“New Heights: Restoring a City”

The documentary looks back at the heyday of Muskegon Heights, the many factors that led to the city’s decline and the good things that are happening as the community rallies together to create a hopeful future.

Currently, approximately 45 percent of Muskegon Heights residents live under the poverty level. There is no grocery store in the city, making it a food desert. The school district has gone through a state takeover and private management in the past few years, costing many students and programs.

The community often appears in regional headlines only when violent crime occurs.

However, many positive things are happening in Muskegon Heights.

From the reopening of the farmer's market to new athletic programs for the community's youth to clean-up efforts across the city, leaders and citizens alike are working to shape a brighter course for the Heights.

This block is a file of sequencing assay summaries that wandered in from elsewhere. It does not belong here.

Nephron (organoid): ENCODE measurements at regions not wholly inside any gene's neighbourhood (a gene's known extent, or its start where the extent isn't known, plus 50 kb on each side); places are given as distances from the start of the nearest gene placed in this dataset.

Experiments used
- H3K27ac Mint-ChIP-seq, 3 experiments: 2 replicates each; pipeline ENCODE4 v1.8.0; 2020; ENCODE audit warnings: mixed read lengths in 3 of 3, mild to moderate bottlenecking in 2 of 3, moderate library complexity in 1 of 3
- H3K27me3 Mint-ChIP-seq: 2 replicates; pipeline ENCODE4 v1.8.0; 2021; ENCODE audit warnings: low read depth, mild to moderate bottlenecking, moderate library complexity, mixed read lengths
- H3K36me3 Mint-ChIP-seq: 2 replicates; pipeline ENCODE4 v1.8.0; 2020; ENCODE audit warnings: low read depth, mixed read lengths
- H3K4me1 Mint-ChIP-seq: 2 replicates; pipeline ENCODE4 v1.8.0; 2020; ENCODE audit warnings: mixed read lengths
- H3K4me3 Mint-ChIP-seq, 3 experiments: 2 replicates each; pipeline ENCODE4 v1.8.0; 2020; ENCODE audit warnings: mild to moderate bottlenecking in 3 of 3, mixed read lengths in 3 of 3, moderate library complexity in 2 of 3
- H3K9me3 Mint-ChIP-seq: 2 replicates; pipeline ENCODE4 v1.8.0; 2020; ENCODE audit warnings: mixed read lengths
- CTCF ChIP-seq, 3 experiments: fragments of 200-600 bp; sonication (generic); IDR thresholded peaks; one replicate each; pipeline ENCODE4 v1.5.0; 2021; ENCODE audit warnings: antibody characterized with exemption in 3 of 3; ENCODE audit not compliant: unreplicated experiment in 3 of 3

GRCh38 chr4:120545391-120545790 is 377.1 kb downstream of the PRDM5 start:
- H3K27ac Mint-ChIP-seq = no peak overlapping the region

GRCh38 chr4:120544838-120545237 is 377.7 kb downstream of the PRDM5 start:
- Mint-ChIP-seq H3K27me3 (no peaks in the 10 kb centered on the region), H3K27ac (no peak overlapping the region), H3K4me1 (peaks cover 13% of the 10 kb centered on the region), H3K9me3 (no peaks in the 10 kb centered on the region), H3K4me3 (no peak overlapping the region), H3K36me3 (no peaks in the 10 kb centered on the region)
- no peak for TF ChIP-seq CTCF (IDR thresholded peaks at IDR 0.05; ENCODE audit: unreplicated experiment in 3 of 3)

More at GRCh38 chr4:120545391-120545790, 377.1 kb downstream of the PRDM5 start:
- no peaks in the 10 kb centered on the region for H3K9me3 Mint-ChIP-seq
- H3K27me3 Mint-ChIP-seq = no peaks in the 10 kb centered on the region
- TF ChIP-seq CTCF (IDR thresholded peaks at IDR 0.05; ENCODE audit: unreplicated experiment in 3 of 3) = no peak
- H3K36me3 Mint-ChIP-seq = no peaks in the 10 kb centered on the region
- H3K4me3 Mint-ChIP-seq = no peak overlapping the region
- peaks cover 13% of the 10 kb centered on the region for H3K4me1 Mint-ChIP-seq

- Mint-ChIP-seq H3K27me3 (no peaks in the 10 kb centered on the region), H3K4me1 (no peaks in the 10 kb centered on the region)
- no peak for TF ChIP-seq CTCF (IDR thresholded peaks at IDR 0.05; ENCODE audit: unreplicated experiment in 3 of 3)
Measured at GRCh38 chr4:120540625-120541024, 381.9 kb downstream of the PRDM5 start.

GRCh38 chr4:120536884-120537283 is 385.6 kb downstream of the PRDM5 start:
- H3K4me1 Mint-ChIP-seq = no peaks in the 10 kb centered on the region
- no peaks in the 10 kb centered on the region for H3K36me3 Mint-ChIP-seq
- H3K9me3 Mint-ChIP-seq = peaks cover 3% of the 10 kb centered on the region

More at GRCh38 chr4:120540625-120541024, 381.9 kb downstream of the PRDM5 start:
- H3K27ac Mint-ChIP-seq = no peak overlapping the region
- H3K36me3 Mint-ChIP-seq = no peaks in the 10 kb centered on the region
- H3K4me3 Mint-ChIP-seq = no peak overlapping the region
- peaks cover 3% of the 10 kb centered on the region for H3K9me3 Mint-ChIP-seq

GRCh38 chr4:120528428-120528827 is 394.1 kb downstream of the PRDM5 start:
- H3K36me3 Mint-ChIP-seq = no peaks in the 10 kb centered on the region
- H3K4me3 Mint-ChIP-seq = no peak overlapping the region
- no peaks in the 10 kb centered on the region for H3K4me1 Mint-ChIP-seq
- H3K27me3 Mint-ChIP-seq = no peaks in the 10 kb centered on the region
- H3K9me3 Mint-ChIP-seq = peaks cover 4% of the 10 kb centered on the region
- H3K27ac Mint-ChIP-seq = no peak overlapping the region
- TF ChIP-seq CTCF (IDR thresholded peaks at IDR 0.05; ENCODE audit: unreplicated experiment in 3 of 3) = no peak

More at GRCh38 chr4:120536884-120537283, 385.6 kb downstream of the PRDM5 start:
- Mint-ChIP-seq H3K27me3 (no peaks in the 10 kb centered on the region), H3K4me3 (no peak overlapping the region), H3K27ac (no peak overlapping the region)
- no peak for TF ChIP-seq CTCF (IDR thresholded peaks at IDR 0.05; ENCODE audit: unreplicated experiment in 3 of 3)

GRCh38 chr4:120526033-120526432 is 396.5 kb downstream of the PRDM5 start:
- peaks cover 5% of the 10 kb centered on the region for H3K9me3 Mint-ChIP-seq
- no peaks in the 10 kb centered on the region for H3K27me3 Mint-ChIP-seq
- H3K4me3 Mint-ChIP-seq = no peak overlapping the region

Related: After 15 years, Little League returns to Muskegon Heights

WZZM 13 wants to highlight the ways Muskegon Heights is trying to chart a new path for itself and help begin to change the way West Michigan sees a community of nearly 10,000 people who are often forgotten unless police lights are flashing.

In the documentary, Mayor Kim Sims, Police Chief Joseph Thomas, Jr., Muskegon County Commissioner Rillastine Wilkins, Superintendent Alena Zachery-Ross, historian James Jackson and other residents of Muskegon Heights help us understand the past and present of Muskegon Heights and how the community is coming together to change the city's image.

More: Muskegon Heights to get fresh produce for sale at market

If you want to donate to help bring back the Muskegon Heights band, please contact Catherine Behrendt at catherinebehrendt@wzzm13.com.